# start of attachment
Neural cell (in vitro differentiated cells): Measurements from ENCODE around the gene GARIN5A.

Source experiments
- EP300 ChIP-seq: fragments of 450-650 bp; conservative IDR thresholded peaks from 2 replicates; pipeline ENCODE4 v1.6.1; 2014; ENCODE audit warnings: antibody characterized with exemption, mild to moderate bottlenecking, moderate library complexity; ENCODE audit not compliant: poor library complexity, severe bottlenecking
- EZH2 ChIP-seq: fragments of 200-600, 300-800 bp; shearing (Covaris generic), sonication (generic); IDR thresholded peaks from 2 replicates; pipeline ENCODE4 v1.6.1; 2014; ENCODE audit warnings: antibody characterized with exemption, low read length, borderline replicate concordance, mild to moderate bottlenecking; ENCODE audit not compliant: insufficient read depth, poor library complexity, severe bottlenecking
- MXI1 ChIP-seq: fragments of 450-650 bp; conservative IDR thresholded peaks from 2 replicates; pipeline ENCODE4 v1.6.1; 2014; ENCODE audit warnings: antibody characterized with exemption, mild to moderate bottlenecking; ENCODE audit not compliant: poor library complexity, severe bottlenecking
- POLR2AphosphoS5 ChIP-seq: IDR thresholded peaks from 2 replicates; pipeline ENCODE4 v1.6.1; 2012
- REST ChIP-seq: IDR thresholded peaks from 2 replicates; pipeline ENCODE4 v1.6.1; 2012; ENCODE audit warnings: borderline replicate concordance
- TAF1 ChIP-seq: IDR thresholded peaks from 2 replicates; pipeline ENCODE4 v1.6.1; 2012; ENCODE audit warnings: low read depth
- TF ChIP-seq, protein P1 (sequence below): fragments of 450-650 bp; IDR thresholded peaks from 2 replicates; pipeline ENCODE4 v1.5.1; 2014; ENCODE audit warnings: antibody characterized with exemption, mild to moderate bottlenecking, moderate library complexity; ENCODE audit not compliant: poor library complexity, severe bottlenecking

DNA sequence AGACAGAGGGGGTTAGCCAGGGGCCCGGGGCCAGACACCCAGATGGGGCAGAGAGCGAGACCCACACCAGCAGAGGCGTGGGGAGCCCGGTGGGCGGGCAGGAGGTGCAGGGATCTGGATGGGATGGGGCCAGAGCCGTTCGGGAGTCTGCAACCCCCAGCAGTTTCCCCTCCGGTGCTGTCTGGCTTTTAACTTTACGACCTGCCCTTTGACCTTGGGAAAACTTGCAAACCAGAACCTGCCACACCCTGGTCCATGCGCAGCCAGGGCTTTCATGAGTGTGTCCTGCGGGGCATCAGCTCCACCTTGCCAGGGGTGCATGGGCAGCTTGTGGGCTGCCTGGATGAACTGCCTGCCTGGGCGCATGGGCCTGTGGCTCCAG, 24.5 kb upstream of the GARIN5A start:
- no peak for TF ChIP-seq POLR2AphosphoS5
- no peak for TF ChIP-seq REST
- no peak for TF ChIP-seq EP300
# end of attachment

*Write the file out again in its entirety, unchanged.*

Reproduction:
Neural cell (in vitro differentiated cells): Measurements from ENCODE around the gene GARIN5A.

Source experiments
- EP300 ChIP-seq: fragments of 450-650 bp; conservative IDR thresholded peaks from 2 replicates; pipeline ENCODE4 v1.6.1; 2014; ENCODE audit warnings: antibody characterized with exemption, mild to moderate bottlenecking, moderate library complexity; ENCODE audit not compliant: poor library complexity, severe bottlenecking
- EZH2 ChIP-seq: fragments of 200-600, 300-800 bp; shearing (Covaris generic), sonication (generic); IDR thresholded peaks from 2 replicates; pipeline ENCODE4 v1.6.1; 2014; ENCODE audit warnings: antibody characterized with exemption, low read length, borderline replicate concordance, mild to moderate bottlenecking; ENCODE audit not compliant: insufficient read depth, poor library complexity, severe bottlenecking
- MXI1 ChIP-seq: fragments of 450-650 bp; conservative IDR thresholded peaks from 2 replicates; pipeline ENCODE4 v1.6.1; 2014; ENCODE audit warnings: antibody characterized with exemption, mild to moderate bottlenecking; ENCODE audit not compliant: poor library complexity, severe bottlenecking
- POLR2AphosphoS5 ChIP-seq: IDR thresholded peaks from 2 replicates; pipeline ENCODE4 v1.6.1; 2012
- REST ChIP-seq: IDR thresholded peaks from 2 replicates; pipeline ENCODE4 v1.6.1; 2012; ENCODE audit warnings: borderline replicate concordance
- TAF1 ChIP-seq: IDR thresholded peaks from 2 replicates; pipeline ENCODE4 v1.6.1; 2012; ENCODE audit warnings: low read depth
- TF ChIP-seq, protein P1 (sequence below): fragments of 450-650 bp; IDR thresholded peaks from 2 replicates; pipeline ENCODE4 v1.5.1; 2014; ENCODE audit warnings: antibody characterized with exemption, mild to moderate bottlenecking, moderate library complexity; ENCODE audit not compliant: poor library complexity, severe bottlenecking

DNA sequence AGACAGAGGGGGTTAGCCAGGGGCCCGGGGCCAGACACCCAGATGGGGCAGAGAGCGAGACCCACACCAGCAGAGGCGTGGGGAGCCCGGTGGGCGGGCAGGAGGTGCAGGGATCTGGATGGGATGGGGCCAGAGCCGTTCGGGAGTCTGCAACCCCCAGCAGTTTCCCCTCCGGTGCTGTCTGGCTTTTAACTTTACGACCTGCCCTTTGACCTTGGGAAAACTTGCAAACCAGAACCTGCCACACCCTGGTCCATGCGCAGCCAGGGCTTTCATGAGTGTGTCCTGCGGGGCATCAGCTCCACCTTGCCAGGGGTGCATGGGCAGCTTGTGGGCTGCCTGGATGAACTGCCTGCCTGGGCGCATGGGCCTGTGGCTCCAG, 24.5 kb upstream of the GARIN5A start:
- no peak for TF ChIP-seq POLR2AphosphoS5
- no peak for TF ChIP-seq REST
- no peak for TF ChIP-seq EP300